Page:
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Arouse the DAMPFHAMMER!
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Discussion Starter #1 (Edited)
This is in loving memory of Joe McCarthy.

Shortly after I got a member of K20A.org I had some diverting, inspiring and interesting discussions with a not seldom noisy, invective and cursing, but very, in terms of engine building, experienced guy here.

It began in the end of 2013, when I started to discuss in the 8.5 manifold thread with him some issues. I was really curious about his intake manifold development :D.

After some posts we got in contact via email and there I saw a bit more of his character: surprisingly warm-hearted, pleasant, humorous and very adjuvant. Just what I saw from those 6 emails we wrote each other. I never got to know him personally, where he came from or what was all on his way of life. I just had this tiny experience with him, but it was in this vein, I will never forget.

Now, over one year he passed away, I still think of his kind of viewing things from a broader perspective, his accurate doing things and his enourmous knowlegde about engine building, he was willing to share with the community.

Just today, coming back from an journey, I did some research for this here and found a pretty nice blog, keeping him in memory: http://joemccarthy.info/

RIP Joe
 

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Arouse the DAMPFHAMMER!
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Discussion Starter #2 (Edited)
Joe's nature

this post is reserved for the best stories, most helpful advices, funiest comments.

Nice and wise :D:
Joe's motivation for K20a.org (s. http://www.k20a.org/forum/showpost.php?p=1673983&postcount=9)
The main reason I'm sharing my opinions and knowledge with you guys is that I see so much disinformation, misinformation, rumor, ignorance, and untruth on these forums that I feel compelled to counteract it to the degree I'm able to. This forum format has the potential to be a really useful tool, but if its loaded with nothing but Bullshit the potential is lost and everyone is the loser in that game. I'm 65 years old and have been modifying, building, and inventing mechanical things since I was 12, so I have a wider and deeper range of experience than most if not all of the forum's population. I also recall quite vividly some of the bone-head mistakes I made in the past, so I feel a responsibility to help you guys from doing the same kind of things. This works with some people, others feel the need to find everything out the hard way, and some never learn. Just the nature of the beast.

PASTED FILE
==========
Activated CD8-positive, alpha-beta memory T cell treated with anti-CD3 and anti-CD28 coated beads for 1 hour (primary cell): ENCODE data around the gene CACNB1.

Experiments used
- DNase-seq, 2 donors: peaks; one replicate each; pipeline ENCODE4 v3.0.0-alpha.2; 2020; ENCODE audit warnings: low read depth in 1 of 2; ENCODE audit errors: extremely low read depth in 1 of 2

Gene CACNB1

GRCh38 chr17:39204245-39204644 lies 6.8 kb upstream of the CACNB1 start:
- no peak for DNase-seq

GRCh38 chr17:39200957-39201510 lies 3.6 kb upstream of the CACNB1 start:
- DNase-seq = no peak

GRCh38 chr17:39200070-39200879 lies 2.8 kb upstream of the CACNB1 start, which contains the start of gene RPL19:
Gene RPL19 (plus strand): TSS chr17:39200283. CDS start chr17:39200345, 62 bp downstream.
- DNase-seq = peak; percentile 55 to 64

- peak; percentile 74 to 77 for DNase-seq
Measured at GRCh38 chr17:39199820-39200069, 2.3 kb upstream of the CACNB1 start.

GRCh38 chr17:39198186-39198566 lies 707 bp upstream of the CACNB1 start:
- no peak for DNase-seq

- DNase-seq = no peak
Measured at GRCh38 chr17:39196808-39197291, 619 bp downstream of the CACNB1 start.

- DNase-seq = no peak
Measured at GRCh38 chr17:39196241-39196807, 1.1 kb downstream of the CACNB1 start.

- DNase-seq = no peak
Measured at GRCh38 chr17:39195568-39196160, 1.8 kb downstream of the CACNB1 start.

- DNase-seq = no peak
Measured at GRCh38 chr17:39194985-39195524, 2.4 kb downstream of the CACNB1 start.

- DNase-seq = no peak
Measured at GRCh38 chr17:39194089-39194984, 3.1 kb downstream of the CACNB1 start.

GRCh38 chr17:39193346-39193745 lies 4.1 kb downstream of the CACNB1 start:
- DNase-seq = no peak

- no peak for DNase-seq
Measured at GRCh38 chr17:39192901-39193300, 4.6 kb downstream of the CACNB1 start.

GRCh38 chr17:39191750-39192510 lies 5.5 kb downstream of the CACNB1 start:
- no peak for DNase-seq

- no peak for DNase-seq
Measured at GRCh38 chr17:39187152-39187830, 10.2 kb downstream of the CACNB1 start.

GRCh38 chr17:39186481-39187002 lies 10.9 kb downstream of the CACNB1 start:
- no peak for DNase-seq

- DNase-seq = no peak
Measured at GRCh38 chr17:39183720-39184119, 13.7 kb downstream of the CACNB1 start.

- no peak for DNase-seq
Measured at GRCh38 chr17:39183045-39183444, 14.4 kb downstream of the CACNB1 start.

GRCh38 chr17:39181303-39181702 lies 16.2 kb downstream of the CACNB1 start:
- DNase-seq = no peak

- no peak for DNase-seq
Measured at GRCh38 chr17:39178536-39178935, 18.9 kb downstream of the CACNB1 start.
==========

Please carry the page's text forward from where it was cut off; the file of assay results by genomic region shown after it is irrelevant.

Ignorance is NOT bliss, its just the beginning of a painful and expensive learning curve.
I'll finish this later, I have a meeting to go to right now.
 

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Arouse the DAMPFHAMMER!
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Discussion Starter #3 (Edited)
Joe's development
Joe did a lot of own developments, like improvements to get a more save redline operation and to get a better volumetric efficiency of the engine. I believe I am aware only of a part of those, so everyone is invited to add more of them. I will add it to this post.

Headers:

Remarkable fabrication skills and a highly sophisticated exhaust manifold design :up:

4-2-1 header for the Lotus Elise (Source: dstevens)



Intake manifolds:
Joe was I friend of a pressure wave harmonic based design, which led him to produce intake manifolds for several rev limits and applications. He just called them like their peak power engine speed was:

The 8.5


(Source: iBUILT)


The 9.0

Doesn't fit in Lotus Elise chassis :( (Source: K20A.org, forgot the link to the member)


The unfinished 10.3

(Source: http://joemccarthy.info/)


The K20 SC powered Lotus Elise
Based on his K-swap-kit for the Lotus Elise, he build a SC boosted K23A powered '05 Lotus Elise (pictures). After participating in the preliminaries of American Touge, Keiichi Tsuchiya (professional racer) and Yasuyuki Kazama (well known dirft racer) did their commendations to Joe's Elise and placed him in part 3 on first place :up:

Later on GT Channel did a visit to Joe to his Prototype Racing-shop: http://gtchannel.com/blog/visit-prototype-racing
 

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Arouse the DAMPFHAMMER!
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Discussion Starter #5
Joe was tough to deal with, but still sad to see him pass.
Yes, indeed :D...on the one hand, on the other...and I believe there some others here, who have the same sad feeling about his pass..., as he was one of that guys here introducing valuable knowledge and experience into the forum and he was one of them here who shared some minutes (not to say tons of hours, what will hit the truth more likely) of his time by supporting with some advice.